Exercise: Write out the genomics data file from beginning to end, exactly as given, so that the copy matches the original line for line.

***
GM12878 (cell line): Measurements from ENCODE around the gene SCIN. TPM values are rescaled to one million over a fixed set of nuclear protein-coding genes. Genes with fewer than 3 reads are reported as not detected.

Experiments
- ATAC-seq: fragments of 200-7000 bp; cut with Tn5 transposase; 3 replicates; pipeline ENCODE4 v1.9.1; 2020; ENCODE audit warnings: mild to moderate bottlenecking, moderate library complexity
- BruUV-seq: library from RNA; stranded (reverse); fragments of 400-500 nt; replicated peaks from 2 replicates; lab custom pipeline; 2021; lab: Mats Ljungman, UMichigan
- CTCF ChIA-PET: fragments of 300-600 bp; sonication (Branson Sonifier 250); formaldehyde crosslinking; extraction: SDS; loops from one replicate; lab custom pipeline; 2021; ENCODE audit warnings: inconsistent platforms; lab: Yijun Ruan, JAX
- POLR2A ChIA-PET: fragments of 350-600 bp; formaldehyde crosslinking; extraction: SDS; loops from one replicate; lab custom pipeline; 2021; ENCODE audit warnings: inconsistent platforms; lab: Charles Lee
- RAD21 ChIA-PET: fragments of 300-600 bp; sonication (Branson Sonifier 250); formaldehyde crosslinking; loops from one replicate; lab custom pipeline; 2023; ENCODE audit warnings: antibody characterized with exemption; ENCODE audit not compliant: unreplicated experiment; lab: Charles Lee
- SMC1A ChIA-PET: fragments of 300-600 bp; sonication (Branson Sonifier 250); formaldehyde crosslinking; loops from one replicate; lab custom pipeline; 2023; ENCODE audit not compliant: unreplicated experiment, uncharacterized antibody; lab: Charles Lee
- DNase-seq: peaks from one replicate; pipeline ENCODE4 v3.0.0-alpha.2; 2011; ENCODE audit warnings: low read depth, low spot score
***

GM12878 (cell line): Measurements from ENCODE around the gene SCIN. TPM values are rescaled to one million over a fixed set of nuclear protein-coding genes. Genes with fewer than 3 reads are reported as not detected.

Experiments
- ATAC-seq: fragments of 200-7000 bp; cut with Tn5 transposase; 3 replicates; pipeline ENCODE4 v1.9.1; 2020; ENCODE audit warnings: mild to moderate bottlenecking, moderate library complexity
- BruUV-seq: library from RNA; stranded (reverse); fragments of 400-500 nt; replicated peaks from 2 replicates; lab custom pipeline; 2021; lab: Mats Ljungman, UMichigan
- CTCF ChIA-PET: fragments of 300-600 bp; sonication (Branson Sonifier 250); formaldehyde crosslinking; extraction: SDS; loops from one replicate; lab custom pipeline; 2021; ENCODE audit warnings: inconsistent platforms; lab: Yijun Ruan, JAX
- POLR2A ChIA-PET: fragments of 350-600 bp; formaldehyde crosslinking; extraction: SDS; loops from one replicate; lab custom pipeline; 2021; ENCODE audit warnings: inconsistent platforms; lab: Charles Lee
- RAD21 ChIA-PET: fragments of 300-600 bp; sonication (Branson Sonifier 250); formaldehyde crosslinking; loops from one replicate; lab custom pipeline; 2023; ENCODE audit warnings: antibody characterized with exemption; ENCODE audit not compliant: unreplicated experiment; lab: Charles Lee
- SMC1A ChIA-PET: fragments of 300-600 bp; sonication (Branson Sonifier 250); formaldehyde crosslinking; loops from one replicate; lab custom pipeline; 2023; ENCODE audit not compliant: unreplicated experiment, uncharacterized antibody; lab: Charles Lee
- DNase-seq: peaks from one replicate; pipeline ENCODE4 v3.0.0-alpha.2; 2011; ENCODE audit warnings: low read depth, low spot score